Adult Immunization 2015: Our Performance Review

Sandra Adamson Fryhofer, MD


February 05, 2015

In This Article

Individual Vaccine Coverage Reports

Pneumococcal: Stagnant

The survey inquired about receipt of "a pneumonia shot," so it could not be determined which specific vaccine was received. That said, results were similar to last year's. Only 21.2% of high-risk adults aged 19-64 (HP target 60%) and only 59.7% of adults aged 65 and older (HP target 90%) received pneumococcal vaccination.[1] These are respectively 40% and 30% below HP targets.

Pneumococcal vaccination recommendations for adults are complicated, with dual vaccinations (the pneumococcal polysaccharide vaccine PPSV23 and pneumococcal conjugate vaccine PCV13) for seniors and certain high-risk groups. The Advisory Committee on Immunization Practices (ACIP) recommends routine use of PCV13 in series with PPSV23 for adults aged > 65 years.[8] Vaccination with PCV13 in series with PPSV23 has been recommended since October 2012 for adults aged ≥ 19 years with immunocompromising conditions and certain other medical problems (functional or anatomic asplenia, cerebrospinal fluid leaks, or cochlear implants).[9] PPSV23 is recommended as well for those who smoke or have asthma.[10] At the time of this survey,[1] dual pneumococcal vaccinations for seniors had not yet been recommended.

Tdap: Modest Improvement Yet Widened Racial/Ethnic Coverage Gap

Adults of all ages need a Tdap shot if they have not received one previously.[11] This particular NHIS survey[1] is only the second time that Tdap status was collected for those aged 65 and older. The recommendation that pregnant women receive a Tdap booster in each and every pregnancy, preferably in the late third trimester, became Centers for Disease Control and Prevention (CDC) policy in February 2013.[12] The difference between the tetanus-containing vaccines can be confusing for patients. Overall, 61.8% of those surveyed were not sure what kind of tetanus-containing vaccine they received. For 51.2% of respondents, the reason was "doctor did not inform." However, 10.6% of respondents simply "could not recall the vaccine type."[1]

Overall coverage specifically for Tdap for all adults aged 19 or older showed a very modest improvement of nearly 3%, rising to 17.2%. Despite overall improvement for Tdap, the racial/ethnic divide was magnified. Tdap coverage was 19.7% for white adults aged 19 or older as compared with 15.5% for Asians, 12.6% for blacks, and 10.2% for Hispanics.[1] These results are especially disappointing considering the devastating and potentially deadly effect that pertussis infection has on infants and young children. Fortunately, Tdap vaccination of healthcare professionals (at 37.3%) did increase nearly 6% from 2012 estimates.[1]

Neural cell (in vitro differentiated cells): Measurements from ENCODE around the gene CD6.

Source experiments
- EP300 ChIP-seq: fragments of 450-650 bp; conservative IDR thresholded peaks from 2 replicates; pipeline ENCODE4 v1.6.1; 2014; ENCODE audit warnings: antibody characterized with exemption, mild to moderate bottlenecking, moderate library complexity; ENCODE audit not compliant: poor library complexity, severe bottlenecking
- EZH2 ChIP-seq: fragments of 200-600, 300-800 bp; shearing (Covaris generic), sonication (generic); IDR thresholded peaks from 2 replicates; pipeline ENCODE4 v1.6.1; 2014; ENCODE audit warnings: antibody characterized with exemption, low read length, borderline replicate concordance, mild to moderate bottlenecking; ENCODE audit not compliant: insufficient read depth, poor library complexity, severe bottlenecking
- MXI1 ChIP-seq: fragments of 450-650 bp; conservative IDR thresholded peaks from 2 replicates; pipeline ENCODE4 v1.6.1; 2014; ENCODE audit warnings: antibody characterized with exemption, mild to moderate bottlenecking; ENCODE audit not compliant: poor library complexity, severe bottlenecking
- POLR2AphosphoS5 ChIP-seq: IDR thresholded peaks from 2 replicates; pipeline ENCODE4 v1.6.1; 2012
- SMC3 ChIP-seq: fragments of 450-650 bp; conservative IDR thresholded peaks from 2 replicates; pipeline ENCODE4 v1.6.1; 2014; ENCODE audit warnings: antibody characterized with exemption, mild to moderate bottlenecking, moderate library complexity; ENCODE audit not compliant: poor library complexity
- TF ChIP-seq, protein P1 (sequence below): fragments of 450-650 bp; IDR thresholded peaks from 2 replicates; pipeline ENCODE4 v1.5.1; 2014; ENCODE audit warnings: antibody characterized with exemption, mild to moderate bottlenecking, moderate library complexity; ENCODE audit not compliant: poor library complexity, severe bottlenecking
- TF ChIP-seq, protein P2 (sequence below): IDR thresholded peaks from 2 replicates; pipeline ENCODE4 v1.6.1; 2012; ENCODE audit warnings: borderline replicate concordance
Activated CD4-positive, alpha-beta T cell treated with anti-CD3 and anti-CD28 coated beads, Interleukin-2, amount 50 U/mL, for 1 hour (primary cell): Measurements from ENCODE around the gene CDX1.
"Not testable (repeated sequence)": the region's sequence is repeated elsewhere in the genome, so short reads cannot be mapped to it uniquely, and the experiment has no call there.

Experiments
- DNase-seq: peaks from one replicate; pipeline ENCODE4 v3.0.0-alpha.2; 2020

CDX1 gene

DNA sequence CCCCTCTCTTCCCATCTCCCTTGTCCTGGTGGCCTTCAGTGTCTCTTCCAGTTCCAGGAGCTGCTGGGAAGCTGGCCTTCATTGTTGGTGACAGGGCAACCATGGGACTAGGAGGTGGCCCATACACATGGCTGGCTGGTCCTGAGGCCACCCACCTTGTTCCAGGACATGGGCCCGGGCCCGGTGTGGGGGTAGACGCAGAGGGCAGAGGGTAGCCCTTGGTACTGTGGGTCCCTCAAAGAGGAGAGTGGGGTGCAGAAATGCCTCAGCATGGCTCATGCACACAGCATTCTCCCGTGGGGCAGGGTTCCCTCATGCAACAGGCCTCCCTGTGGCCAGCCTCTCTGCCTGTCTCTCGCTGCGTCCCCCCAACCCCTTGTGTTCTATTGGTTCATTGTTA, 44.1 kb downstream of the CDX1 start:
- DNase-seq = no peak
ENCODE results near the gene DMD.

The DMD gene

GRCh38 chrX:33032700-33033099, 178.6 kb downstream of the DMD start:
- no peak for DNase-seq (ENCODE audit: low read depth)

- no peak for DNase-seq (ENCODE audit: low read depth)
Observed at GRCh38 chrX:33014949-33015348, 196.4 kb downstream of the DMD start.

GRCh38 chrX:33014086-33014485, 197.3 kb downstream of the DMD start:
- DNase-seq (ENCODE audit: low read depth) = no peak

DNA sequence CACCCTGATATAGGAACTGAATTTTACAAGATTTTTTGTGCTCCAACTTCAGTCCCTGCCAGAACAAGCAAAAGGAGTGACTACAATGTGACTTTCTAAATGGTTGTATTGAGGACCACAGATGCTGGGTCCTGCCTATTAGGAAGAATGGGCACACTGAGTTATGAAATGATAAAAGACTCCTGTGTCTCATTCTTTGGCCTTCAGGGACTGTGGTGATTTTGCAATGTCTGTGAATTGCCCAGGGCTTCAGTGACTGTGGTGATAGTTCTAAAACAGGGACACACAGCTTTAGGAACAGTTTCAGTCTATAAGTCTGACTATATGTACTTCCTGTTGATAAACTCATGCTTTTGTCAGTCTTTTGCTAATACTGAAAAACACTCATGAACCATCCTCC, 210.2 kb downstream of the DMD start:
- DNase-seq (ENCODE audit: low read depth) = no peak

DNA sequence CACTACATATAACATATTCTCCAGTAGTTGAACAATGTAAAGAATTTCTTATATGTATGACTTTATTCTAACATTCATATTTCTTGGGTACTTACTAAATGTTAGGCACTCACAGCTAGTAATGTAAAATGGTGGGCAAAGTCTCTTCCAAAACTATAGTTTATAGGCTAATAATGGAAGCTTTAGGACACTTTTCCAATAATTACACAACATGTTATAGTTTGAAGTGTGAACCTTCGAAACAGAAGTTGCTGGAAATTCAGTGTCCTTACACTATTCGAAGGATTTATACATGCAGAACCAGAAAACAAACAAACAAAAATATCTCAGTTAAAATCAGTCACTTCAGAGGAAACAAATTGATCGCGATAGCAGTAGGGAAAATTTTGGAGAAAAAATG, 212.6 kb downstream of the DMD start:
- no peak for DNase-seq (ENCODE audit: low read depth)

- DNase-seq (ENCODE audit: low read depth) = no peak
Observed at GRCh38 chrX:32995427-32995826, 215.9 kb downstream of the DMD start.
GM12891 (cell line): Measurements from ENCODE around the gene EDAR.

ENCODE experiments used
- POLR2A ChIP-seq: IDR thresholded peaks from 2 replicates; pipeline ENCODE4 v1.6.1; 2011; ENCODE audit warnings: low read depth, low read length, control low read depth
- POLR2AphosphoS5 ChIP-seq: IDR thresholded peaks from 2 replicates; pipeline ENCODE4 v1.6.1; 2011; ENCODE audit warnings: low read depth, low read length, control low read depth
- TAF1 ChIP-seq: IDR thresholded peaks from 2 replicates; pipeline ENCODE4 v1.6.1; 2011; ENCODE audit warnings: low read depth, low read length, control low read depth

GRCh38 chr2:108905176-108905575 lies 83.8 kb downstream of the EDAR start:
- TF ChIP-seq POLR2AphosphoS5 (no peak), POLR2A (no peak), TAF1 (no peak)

Hepatitis A: Stagnant

Hepatitis A (two vaccine doses) coverage for adults was 9% and stagnant. Although vaccination rates for international travelers to hepatitis A highly endemic countries were higher (15.9%) than the overall rates, they were not much different from 2012 estimates. Although hepatitis A vaccination is recommended for adults with chronic liver disease, the NHIS estimate of 13.3% for this specific group also showed no significant improvement.[1] Footnotes to the adult schedules include a reminder for hepatitis A vaccination for anyone with close contact to an international adoptee.[2]

Hepatitis B: More Disappointment

Adult hepatitis B vaccination (at least three doses) coverage was 25% with a concerning trend. Coverage actually declined more than 2%. No gains in adult hepatitis B vaccination coverage were seen for those with chronic liver conditions (34%) or for all individuals with diabetes aged 59 and younger (26.3%).[1] Hepatitis B vaccination is also recommended for anyone who has had more than one sex partner during the past 6 months.[2]

Healthcare personnel are not practicing what ACIP recommendations are preaching! The hepatitis B vaccination HP target for healthcare personnel is 90%, but the NHIS coverage estimate of 61.7% shows no real improvement from 2012. Sadly, hepatitis B vaccination coverage for Hispanic healthcare personnel was even lower at 54% compared with 62.9% for their white counterparts.[1]

Shingles: Making Headway but Racial/Ethnic Gaps a Concern

The more than 4% improvement in shingles (herpes zoster) vaccination coverage to 24.2% is somewhat encouraging, but coverage for blacks (10.7%) and Hispanics (9.5%) is still lagging behind that for whites (27.4%).[1]

The risk for shingles increases with age. Although the shingles vaccine is US Food and Drug Administration (FDA)-approved for adults starting at age 50, ACIP recommends waiting until at least age 60 to vaccinate.[13] The shingles vaccine is a live virus vaccine and should not be given to anyone who is pregnant or severely immunocompromised.[14]


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